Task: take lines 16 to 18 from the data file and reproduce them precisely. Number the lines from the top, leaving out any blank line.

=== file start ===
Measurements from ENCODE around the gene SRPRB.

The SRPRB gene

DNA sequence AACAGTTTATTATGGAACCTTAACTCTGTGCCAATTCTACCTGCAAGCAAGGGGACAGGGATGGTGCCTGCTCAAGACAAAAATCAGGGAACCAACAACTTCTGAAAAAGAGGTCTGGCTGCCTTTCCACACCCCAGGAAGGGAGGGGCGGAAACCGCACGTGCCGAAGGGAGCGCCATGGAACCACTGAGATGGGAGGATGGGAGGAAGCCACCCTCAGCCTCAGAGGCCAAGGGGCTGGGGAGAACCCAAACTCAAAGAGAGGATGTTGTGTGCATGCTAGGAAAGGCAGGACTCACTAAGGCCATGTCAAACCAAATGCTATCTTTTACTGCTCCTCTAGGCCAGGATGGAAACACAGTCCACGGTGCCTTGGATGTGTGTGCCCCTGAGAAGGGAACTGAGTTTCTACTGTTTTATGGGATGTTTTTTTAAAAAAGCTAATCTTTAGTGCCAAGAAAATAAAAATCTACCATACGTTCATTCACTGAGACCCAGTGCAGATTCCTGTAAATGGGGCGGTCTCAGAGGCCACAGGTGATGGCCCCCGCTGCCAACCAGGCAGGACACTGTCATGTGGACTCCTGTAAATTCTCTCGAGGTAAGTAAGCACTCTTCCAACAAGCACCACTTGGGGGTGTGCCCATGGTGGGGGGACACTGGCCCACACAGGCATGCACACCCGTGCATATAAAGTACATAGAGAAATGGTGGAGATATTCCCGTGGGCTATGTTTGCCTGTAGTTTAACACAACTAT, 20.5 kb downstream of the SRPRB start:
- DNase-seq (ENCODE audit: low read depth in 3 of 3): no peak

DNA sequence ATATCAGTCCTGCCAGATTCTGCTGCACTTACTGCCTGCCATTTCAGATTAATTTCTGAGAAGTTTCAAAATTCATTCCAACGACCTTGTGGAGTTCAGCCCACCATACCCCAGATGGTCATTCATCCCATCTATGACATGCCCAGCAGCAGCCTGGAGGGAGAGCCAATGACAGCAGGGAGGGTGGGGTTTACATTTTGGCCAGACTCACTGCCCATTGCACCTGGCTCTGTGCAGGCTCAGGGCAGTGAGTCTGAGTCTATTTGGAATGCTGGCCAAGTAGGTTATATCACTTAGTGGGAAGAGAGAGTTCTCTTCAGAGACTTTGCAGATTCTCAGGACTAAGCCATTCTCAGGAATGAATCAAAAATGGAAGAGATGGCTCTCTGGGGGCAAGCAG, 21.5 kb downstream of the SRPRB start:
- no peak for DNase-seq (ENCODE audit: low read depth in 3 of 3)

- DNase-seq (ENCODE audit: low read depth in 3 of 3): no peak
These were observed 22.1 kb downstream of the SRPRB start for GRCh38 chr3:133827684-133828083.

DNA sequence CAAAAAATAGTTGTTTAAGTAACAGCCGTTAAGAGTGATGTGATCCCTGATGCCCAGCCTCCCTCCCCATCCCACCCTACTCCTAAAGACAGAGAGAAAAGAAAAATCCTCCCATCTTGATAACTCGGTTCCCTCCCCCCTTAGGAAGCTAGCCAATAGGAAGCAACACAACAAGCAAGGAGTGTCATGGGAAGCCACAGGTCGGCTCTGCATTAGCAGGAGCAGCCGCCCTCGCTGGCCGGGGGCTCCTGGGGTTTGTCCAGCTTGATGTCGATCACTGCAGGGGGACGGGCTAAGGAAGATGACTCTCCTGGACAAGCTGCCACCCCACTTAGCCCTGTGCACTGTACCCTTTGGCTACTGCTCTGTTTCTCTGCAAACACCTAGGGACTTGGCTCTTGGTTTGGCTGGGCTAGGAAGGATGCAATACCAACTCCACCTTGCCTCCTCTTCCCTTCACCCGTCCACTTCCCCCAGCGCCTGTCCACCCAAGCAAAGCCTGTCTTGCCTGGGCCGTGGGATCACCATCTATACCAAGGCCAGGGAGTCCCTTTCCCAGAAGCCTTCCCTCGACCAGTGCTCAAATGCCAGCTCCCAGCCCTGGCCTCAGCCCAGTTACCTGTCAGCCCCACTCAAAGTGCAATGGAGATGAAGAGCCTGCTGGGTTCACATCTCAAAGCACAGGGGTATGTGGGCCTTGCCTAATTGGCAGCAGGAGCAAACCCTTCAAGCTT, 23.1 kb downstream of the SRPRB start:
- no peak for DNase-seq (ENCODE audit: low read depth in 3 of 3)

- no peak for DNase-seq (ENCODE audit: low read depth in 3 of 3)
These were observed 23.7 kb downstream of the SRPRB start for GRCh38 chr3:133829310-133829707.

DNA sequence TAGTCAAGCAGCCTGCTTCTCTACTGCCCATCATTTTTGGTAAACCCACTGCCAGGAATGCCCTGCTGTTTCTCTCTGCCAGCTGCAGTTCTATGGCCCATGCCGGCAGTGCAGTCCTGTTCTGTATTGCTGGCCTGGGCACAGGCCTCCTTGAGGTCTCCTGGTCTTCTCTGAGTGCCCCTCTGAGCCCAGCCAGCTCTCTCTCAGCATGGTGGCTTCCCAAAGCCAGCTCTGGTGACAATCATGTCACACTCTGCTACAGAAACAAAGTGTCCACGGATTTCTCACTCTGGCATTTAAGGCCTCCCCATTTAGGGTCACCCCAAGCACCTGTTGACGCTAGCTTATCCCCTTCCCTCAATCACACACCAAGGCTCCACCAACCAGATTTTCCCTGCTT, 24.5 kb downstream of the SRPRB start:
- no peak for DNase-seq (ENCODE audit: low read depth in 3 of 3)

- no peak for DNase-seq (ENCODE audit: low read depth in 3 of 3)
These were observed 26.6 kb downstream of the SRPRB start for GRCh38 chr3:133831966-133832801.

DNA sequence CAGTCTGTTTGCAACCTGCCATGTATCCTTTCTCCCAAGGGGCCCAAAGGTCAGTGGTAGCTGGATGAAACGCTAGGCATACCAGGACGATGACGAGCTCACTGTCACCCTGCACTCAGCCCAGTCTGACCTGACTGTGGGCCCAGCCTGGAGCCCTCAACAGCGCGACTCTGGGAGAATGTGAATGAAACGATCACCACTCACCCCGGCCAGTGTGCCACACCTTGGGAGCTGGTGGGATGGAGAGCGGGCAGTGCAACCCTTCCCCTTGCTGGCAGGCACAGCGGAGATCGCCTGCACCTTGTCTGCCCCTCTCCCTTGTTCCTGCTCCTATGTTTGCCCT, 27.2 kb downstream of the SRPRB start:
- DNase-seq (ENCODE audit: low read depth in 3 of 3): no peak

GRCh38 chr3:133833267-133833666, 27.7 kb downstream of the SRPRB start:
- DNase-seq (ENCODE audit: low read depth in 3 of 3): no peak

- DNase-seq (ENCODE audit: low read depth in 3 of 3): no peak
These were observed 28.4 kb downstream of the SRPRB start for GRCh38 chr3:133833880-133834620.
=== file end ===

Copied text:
These were observed 26.6 kb downstream of the SRPRB start for GRCh38 chr3:133831966-133832801.

DNA sequence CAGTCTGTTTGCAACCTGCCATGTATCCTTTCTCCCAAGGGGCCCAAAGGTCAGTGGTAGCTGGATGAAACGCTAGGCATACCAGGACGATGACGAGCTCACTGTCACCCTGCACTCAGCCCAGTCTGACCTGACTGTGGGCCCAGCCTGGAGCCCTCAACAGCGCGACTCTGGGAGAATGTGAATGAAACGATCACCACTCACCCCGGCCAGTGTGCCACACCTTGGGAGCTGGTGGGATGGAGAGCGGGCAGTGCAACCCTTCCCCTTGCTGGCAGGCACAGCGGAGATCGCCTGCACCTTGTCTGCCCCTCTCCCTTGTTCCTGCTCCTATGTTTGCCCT, 27.2 kb downstream of the SRPRB start:
- DNase-seq (ENCODE audit: low read depth in 3 of 3): no peak